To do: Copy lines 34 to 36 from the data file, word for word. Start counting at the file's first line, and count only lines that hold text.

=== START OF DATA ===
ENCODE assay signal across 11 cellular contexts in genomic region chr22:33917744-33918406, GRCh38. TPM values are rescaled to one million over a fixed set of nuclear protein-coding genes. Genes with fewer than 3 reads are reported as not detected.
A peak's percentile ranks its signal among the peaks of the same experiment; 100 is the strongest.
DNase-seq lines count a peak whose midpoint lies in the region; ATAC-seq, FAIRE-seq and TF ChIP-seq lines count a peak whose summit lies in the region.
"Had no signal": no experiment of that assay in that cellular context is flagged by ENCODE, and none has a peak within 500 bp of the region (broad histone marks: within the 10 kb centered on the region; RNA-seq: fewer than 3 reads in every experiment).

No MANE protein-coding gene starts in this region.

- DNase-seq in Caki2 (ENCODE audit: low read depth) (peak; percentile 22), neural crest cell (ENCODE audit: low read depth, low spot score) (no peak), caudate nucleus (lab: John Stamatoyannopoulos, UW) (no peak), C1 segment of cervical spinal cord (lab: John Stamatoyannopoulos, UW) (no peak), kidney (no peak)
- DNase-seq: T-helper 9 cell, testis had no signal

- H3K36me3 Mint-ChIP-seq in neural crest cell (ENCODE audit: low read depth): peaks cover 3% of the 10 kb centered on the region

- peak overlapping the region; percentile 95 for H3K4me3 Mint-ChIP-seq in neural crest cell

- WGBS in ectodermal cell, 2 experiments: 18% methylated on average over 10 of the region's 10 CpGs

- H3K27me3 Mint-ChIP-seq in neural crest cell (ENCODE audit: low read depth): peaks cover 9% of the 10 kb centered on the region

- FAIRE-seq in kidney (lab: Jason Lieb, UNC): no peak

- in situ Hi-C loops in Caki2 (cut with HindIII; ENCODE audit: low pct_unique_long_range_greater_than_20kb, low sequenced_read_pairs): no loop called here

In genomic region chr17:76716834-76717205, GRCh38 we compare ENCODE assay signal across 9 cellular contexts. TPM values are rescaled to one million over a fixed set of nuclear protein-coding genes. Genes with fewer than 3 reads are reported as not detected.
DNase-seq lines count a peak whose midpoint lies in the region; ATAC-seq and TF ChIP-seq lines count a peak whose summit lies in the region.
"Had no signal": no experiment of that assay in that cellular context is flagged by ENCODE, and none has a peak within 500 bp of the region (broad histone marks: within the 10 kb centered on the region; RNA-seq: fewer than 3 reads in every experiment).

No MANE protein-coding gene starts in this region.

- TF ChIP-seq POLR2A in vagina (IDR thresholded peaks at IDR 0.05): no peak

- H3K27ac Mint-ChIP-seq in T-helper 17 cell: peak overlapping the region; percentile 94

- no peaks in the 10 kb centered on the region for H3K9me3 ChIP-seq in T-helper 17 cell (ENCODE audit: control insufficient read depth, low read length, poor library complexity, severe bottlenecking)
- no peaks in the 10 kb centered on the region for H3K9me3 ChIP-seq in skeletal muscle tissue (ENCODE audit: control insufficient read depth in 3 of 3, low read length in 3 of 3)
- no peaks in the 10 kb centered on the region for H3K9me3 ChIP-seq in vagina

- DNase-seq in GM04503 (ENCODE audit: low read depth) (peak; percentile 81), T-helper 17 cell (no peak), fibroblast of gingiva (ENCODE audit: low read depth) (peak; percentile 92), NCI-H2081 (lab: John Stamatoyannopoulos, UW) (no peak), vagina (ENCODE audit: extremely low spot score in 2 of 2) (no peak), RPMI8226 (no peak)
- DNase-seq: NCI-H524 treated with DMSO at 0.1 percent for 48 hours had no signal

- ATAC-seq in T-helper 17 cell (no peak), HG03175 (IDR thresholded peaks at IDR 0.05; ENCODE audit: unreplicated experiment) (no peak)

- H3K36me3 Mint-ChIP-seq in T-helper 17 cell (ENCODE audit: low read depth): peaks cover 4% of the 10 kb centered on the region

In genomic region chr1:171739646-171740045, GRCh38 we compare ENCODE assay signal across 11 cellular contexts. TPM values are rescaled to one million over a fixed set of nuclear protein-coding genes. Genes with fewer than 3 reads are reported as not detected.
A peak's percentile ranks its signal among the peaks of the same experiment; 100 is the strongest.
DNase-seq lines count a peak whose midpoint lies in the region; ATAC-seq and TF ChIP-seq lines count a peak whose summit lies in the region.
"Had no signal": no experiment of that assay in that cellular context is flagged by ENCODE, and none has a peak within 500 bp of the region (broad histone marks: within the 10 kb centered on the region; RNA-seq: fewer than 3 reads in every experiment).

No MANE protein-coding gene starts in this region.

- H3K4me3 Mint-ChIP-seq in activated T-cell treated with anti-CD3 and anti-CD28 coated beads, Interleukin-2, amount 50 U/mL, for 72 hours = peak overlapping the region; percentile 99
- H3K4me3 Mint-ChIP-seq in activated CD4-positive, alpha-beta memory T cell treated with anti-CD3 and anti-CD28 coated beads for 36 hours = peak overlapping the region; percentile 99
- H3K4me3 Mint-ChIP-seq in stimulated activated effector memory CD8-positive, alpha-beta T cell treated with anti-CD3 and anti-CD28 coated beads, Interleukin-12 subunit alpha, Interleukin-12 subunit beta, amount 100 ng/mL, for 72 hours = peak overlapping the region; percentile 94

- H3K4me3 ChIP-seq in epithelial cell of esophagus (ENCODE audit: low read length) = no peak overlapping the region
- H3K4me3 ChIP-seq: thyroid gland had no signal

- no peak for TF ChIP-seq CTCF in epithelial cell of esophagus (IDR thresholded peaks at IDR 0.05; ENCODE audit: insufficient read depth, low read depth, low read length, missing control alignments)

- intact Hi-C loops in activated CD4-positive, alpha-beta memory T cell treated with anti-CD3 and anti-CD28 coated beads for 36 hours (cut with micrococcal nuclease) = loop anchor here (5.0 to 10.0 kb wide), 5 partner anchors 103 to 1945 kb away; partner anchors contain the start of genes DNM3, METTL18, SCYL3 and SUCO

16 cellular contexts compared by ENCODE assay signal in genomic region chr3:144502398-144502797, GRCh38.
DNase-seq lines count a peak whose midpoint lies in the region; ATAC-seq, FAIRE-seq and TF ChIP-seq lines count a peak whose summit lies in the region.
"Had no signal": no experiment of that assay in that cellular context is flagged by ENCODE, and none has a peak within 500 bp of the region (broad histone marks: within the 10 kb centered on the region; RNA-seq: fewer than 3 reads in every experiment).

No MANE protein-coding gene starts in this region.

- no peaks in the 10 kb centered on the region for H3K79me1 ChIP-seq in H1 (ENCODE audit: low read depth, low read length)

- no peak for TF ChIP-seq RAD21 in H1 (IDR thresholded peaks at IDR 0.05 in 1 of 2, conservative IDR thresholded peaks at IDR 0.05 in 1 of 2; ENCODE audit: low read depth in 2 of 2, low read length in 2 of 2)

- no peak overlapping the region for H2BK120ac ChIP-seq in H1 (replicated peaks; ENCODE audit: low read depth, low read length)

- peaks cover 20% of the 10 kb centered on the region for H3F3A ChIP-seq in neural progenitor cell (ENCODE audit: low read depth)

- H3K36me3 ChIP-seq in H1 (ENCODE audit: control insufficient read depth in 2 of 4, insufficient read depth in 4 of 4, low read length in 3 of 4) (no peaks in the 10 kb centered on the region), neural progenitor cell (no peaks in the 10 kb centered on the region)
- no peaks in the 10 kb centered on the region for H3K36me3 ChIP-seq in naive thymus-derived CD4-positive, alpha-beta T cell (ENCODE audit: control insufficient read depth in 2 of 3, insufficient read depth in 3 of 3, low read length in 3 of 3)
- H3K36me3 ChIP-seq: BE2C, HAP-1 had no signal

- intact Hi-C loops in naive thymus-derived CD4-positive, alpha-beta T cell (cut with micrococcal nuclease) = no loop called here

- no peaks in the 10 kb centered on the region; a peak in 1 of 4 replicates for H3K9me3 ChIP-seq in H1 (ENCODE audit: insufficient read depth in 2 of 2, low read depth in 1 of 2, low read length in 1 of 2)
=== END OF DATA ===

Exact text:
- H3K4me3 Mint-ChIP-seq in stimulated activated effector memory CD8-positive, alpha-beta T cell treated with anti-CD3 and anti-CD28 coated beads, Interleukin-12 subunit alpha, Interleukin-12 subunit beta, amount 100 ng/mL, for 72 hours = peak overlapping the region; percentile 94

- H3K4me3 ChIP-seq in epithelial cell of esophagus (ENCODE audit: low read length) = no peak overlapping the region
- H3K4me3 ChIP-seq: thyroid gland had no signal